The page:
Thursday, 4 December 2008

Government uses brothers as scapegoat in murder;
officials claim violence not sectarian.
December 1 (Compass Direct News) - Two Coptic Christians wrongfully arrested for killing a Muslim during the May 31 attack on Abu Fana monastery in Egypt have been tortured and sent to a detention camp so authorities could try to extract a false confession, their lawyer said.Egyptian authorities sent brothers Refaat and Ibrahim Fawzy Abdo to El Wadi El Gadid Detention Camp near the Egypt-Sudan border on Nov. 22. A week earlier they were bailed out pending their court case - but never released - and held in a Mallawi police station until their transfer to the camp.
The inauguration of the The Coptic Culture Centre and St Mark Public Library - Abyssia Cairo

Friday 14 November saw Pope Shenouda III inaugurate the first phase of the project of the Coptic Orthodox Culture Centre and the Saint Mark Public Library in Anba Rweiss grounds in Abbasiya, Cairo.The story of the centre began long before, though, with the pope issuing a decree on 14 November 2000-14 November is the anniversary of the seating of Pope Shenouda III-for the establishment of a Coptic cultural centre and library. Now the eight-storey building has been completed and the project is on to a fine start.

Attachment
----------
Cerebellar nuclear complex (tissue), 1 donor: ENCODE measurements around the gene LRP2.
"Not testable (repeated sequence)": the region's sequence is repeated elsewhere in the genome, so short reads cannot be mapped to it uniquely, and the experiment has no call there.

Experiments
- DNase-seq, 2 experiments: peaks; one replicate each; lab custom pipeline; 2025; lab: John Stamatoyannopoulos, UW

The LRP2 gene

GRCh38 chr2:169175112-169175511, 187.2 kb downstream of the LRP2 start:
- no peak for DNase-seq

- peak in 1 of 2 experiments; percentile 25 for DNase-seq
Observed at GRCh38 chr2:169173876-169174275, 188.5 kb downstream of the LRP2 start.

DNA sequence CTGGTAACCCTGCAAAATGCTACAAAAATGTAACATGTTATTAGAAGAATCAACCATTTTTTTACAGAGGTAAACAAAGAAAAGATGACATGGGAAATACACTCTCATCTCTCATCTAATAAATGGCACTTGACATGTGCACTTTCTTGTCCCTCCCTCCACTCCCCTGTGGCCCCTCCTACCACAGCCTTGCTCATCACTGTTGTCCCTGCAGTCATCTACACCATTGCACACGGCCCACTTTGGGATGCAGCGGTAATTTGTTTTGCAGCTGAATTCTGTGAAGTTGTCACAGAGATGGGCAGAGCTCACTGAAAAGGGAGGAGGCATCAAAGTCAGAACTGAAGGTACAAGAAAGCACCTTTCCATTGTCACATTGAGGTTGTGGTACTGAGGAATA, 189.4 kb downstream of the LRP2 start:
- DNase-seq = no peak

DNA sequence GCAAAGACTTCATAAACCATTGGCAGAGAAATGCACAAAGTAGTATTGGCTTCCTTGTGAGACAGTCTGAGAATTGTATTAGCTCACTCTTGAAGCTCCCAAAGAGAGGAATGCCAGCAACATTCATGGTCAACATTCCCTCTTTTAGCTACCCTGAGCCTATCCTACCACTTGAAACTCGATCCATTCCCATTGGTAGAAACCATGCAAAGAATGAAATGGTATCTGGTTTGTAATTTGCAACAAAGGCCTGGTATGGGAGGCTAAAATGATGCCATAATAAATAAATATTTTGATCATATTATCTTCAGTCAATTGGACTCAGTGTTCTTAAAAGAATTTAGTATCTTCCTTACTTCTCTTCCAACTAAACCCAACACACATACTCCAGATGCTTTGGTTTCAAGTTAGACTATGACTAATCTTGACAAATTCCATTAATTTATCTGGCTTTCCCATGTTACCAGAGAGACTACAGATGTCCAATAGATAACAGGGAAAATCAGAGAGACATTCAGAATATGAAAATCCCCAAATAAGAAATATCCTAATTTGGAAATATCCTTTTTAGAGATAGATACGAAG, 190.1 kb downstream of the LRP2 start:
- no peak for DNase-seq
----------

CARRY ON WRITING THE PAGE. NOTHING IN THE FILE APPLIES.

Wednesday, 19 November 2008

Church of St Mark of Alexandria

There is a very interesting article on the US Copts website on the Church of St Mark in Alexandria - go to the following link to read the full article-

Saturday, 15 November 2008

Friends of the Coptic Museum Cairo

For those of you out there who are unaware, the Cairo Coptic museum - recently re-opened after a long closure - has a 'Friends of' association. The second and most recent newsletter has just been produced, and you may access their site here:

Thursday, 23 October 2008

Pope Shenouda III now back in Cairo

Pope Shenouda Receives State VIPs and the US Ambassador
By Amr Bayoumi 23/ 10/ 2008
Orthodox Pope Shenouda III received on Tuesday evening some State officials, ministers, governors, political personalities and editors in chief.
They went to the Pope’s residence at the Orthodox Cathedral in Cairo to congratulate him on his return to Egypt after a 4-month treatment trip to the US.The delegation included, among others, the Speakers of the People’s Assembly and the Shoura Council, some ministers and the US Ambassador to Egypt.